Sunday, September 28, 2008

Saving lives one drop at a time...

I gave blood yesterday. Despite years of fears relating primarily to needles, I decided that the time had come to at least try to give.

In preparation for the Relief Society Broadcast last night, our stake planned a two-hour segment dedicated to various service projects- humanitarian kits, quilts, wooden blocks, coloring pages/activities...and donating blood. We had a mobile unit hanging out in the church parking lot, taking as many willing donors as they could. Now every so often, especially since 9/11, I have thought that I really should overcome my fear of needles and of giving blood and help out by donating a pint. However, I would often use the fact that once-upon-a-time I was anemic as an excuse to avoid it. So, despite a desire to try and do some good, it somehow had never happened. Until now.

For the several of you who still have the same fear of needles as I do, I won't go into details except to say that it really wasn't as bad as I was afraid it was going to be. I survived. I didn't even get woozy. I was so proud of myself. I had overcome my fear and succeeded in doing something good. I wish they had had stickers for first-time donors like me, something that could tell the world that we decided to take some action and help others in need. Alas. Thus it is that I am sharing my pride with the world via this blog. For all who care, I have finally donated blood. And while I don't think I'm ready to do it every two months like some people, now that I know that I can make it through the process, I will gladly donate again.

Here's to life!

Thursday, September 11, 2008


Regardless of how you feel about the current administration and the war, I just want to remind the world of one thing:
"That there is some good in this world...and it's worth fighting for." (S.G.)

Let us remember and honor the many soldiers who, whatever other motives are out there, are fighting for the good in this world and are upholding the honor of the oaths they have taken to serve and protect this country.

Monday, September 1, 2008

Why Labor?

Okay, so does anyone else ever wonder why they call it Labor Day when most people get the day off work? I suppose if I really wanted to know the reason for the name, I could just look it up... but why work on a holiday? In fact, in spite of good intentions to actually work on lesson plans and such, here I am instead working on a new post for my blog. I may get around to the actual productive work at some point today, but for now, I am enjoying the non-Labor part of Labor day...i.e. actually taking a holiday from work.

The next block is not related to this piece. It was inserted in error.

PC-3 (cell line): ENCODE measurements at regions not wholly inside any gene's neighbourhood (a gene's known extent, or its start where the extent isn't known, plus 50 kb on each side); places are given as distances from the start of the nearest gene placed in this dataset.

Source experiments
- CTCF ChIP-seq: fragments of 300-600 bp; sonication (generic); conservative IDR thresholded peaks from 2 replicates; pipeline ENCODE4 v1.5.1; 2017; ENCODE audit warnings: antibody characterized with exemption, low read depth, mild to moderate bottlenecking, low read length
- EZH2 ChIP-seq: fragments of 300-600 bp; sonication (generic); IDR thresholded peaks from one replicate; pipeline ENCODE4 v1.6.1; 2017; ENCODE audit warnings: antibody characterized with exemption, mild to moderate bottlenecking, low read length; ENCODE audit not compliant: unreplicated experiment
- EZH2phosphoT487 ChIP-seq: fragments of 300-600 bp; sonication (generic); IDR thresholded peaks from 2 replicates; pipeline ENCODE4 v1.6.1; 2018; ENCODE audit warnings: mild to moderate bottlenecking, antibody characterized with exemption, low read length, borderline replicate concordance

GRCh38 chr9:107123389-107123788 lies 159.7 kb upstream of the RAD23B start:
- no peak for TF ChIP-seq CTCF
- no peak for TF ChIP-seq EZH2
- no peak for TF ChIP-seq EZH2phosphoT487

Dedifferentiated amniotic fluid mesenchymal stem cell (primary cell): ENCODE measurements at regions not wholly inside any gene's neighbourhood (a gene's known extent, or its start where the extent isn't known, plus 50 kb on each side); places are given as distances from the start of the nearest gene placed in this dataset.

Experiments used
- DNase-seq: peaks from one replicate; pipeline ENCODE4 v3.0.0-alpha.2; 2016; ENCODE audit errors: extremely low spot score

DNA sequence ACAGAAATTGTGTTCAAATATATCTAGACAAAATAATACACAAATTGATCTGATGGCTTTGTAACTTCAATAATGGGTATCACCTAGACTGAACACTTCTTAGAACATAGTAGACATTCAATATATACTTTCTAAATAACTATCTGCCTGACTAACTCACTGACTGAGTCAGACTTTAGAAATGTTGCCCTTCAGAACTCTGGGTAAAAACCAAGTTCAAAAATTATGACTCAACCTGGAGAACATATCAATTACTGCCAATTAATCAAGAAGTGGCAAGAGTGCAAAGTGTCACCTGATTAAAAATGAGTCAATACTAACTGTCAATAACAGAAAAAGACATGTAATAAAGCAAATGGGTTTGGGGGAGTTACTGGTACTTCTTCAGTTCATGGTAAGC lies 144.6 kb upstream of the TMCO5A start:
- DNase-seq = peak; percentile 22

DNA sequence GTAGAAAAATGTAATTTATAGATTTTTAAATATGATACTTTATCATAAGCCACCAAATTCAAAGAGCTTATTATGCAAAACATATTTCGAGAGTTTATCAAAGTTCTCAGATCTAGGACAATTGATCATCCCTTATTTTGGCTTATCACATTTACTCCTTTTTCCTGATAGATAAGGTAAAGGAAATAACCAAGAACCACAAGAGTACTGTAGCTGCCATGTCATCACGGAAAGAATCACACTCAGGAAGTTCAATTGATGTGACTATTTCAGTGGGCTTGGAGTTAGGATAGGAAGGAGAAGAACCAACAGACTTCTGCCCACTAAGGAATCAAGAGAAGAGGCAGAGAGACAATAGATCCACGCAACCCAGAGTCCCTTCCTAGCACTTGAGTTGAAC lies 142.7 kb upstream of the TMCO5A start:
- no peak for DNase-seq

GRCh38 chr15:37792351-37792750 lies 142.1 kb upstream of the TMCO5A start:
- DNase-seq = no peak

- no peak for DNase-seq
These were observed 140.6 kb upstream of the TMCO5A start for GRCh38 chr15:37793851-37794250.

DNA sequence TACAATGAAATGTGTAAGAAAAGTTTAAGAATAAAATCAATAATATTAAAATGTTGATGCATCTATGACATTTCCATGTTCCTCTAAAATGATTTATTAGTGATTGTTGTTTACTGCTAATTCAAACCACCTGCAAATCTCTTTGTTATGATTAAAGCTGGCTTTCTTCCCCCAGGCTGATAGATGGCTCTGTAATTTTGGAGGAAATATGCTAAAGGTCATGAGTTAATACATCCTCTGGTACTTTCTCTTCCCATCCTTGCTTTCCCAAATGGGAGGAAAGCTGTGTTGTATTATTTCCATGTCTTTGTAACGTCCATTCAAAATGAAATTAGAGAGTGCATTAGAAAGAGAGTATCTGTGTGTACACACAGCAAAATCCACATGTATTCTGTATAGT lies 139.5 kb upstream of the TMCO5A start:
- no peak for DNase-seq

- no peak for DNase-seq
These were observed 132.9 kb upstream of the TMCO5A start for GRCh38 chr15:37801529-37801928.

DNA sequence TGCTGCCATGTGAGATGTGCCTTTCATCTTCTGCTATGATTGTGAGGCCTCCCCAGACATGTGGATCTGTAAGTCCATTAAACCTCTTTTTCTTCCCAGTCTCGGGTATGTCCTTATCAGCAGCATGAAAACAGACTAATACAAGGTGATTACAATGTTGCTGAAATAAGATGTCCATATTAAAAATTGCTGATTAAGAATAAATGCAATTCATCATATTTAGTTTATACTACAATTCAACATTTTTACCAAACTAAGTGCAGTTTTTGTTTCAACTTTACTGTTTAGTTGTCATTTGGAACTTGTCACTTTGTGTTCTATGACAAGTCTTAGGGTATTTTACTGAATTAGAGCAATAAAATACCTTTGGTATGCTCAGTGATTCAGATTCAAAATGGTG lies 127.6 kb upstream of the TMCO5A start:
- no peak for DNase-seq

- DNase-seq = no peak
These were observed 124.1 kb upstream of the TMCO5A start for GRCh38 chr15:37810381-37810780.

Since I promised photos of my various travels over the summer, I thought today might be a good day to start that. Here you have the first sample of the trip Juli and I took to the great state of Washington (where I served my Spanish-speaking mission):

We begin with the Tri-Cities (Kennewick, Pasco, and Richland), where I spent the first six weeks of my mission getting trained by Hermana Jennifer Carroll. I wasn't there very long, but since we worked exclusively with the Spanish branch, this is where I really felt I got the language down pat. Because my memories of this area are rather vague, it was quite surreal to drive around the town with fragments of recollection. Here are some photos of what I DO remember:

The Blue Bridge (one of the main bridges across the Columbia River) Because we lived in Kennewick but mostly worked in Pasco across the river, we used this bridge most frequently. most

The Cable Bridge (the other main bridge across the Columbia River) We didn't use this one as much, but it sure looked cool, especially when lit up at night.

The Columbia River Temple (in Richland, near where the Mission Home is located)

After the Tri-Cities, we drove down into Oregon, where my third area was located- the thriving metropolis of Milton-Freewater.

Because we covered the whole stake for Spanish contacts (which went from Walla Walla, WA in the north down to Pendleton, OR in the south), we took in quite a bit of ground. Beside M-F and Walla Walla, we also did some work in the tiny towns of Athena and Weston. Here are some photos of that area (which, incidentally, was one of my favorites, and certainly my most successful area):

Our apartment in Milton-Freewater (which apparently still houses missionaries, judging by the picture of Christ in the window):

Pegg Johnson, a convert to the church, was such an enthusiastic, cheerful woman- she was absolutely adorable and was so helpful to us in so many ways!

Here's how Walla Walla dealt with rising gas prices:

The view from Tollgate Mountain (where Weston- and some of the members of the M-F ward- were located- it's not the Rockies, but it is still a pretty impressive view!)

And here is my attempt to capture what was really an incredible rainbow (although this is just one side of it, it was a full arc rainbow, spanning the stormy sky with its impressive array of brilliant color!)

Thus ends Part I of the Washington Saga- as I get more time throughout the week, I will be adding on, so stay tuned...